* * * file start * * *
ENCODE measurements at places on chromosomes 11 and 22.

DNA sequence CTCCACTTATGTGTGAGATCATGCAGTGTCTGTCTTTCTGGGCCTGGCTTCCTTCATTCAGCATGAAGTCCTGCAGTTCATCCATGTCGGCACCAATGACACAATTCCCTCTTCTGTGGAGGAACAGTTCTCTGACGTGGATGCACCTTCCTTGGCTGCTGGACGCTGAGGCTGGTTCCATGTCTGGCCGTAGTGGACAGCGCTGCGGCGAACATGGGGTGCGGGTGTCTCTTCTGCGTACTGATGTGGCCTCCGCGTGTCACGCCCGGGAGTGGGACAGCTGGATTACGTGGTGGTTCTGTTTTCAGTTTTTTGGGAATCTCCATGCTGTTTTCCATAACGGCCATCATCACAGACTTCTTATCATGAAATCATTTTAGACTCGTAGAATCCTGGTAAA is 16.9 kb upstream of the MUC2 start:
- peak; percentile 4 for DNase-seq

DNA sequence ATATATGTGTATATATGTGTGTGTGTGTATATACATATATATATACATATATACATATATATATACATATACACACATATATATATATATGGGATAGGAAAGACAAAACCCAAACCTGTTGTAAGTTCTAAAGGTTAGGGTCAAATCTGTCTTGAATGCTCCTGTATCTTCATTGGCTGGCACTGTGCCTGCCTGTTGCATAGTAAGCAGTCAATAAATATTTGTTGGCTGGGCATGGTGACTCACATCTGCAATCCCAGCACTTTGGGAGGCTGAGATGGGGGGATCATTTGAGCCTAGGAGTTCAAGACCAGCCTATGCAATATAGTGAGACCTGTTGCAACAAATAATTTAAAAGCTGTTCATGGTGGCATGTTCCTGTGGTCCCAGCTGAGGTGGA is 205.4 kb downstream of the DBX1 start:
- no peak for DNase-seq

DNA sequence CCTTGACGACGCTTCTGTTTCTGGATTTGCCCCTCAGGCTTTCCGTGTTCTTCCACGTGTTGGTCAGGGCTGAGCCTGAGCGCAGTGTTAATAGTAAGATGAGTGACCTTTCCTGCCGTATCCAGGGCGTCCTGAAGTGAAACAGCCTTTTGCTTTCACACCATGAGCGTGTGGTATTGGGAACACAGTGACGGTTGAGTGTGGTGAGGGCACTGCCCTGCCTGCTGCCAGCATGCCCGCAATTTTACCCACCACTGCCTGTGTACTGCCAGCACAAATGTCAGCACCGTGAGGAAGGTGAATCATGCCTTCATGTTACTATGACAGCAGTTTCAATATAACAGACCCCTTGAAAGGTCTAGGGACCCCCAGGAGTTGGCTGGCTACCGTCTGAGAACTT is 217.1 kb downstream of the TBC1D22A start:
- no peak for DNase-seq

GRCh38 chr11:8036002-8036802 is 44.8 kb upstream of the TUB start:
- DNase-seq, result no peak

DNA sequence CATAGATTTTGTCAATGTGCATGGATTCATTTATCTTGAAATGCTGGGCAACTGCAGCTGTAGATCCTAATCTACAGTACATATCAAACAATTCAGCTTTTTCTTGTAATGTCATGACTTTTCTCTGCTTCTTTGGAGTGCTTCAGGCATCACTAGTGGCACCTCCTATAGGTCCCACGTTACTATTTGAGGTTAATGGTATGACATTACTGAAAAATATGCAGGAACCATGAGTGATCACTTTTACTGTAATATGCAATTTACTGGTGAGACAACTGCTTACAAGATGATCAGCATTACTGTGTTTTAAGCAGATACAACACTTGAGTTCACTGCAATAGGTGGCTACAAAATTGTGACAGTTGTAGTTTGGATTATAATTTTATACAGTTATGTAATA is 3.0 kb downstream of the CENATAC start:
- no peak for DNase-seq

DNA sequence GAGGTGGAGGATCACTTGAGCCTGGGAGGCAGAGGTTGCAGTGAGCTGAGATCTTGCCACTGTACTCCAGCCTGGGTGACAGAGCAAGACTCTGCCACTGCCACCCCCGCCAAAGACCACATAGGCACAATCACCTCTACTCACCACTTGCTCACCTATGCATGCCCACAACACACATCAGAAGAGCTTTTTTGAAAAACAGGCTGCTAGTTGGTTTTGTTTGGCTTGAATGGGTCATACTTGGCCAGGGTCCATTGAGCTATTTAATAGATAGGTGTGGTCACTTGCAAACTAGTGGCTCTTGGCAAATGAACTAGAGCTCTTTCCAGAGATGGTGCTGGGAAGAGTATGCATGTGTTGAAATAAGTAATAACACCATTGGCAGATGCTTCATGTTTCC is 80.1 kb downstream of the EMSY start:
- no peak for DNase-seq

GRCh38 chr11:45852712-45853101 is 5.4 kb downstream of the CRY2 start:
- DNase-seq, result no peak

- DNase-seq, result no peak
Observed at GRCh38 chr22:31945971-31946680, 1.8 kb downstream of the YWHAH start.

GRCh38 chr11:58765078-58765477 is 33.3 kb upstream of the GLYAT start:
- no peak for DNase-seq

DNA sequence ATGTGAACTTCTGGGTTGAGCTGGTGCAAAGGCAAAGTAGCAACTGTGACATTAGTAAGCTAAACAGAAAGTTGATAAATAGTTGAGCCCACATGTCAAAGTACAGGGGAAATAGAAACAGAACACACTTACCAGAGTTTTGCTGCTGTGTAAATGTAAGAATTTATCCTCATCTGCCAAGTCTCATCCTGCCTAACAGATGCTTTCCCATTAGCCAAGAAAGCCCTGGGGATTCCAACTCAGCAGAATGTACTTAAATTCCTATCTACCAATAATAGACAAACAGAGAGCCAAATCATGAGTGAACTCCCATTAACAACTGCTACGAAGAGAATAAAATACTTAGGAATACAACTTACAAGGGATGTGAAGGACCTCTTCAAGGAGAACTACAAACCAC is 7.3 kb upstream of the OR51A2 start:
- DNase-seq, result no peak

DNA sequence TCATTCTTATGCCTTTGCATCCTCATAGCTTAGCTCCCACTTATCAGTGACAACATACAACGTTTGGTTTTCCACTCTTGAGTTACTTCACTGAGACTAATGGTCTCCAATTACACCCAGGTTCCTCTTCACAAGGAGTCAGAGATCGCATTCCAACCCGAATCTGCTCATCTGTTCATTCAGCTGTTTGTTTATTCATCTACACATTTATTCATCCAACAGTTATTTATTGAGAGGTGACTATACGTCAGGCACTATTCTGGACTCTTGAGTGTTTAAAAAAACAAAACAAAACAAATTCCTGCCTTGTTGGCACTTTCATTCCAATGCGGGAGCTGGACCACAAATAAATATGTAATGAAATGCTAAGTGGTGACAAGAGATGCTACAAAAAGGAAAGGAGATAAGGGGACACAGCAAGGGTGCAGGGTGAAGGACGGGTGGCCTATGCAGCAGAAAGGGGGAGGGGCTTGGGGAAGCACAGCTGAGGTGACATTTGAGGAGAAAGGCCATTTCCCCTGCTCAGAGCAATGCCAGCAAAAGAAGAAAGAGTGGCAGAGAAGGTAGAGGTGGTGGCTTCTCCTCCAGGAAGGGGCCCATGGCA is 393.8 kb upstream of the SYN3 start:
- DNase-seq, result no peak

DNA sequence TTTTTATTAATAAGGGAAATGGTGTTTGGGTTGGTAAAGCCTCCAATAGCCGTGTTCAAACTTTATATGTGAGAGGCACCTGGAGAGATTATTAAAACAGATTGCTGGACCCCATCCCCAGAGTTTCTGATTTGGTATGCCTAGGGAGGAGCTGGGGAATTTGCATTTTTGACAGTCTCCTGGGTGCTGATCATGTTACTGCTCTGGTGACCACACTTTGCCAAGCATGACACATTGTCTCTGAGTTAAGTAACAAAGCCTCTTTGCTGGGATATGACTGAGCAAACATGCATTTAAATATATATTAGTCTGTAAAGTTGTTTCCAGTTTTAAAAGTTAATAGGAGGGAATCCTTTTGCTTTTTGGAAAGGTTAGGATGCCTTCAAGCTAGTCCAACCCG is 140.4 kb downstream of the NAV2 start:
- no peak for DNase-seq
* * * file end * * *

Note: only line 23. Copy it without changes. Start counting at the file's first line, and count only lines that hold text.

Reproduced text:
- DNase-seq, result no peak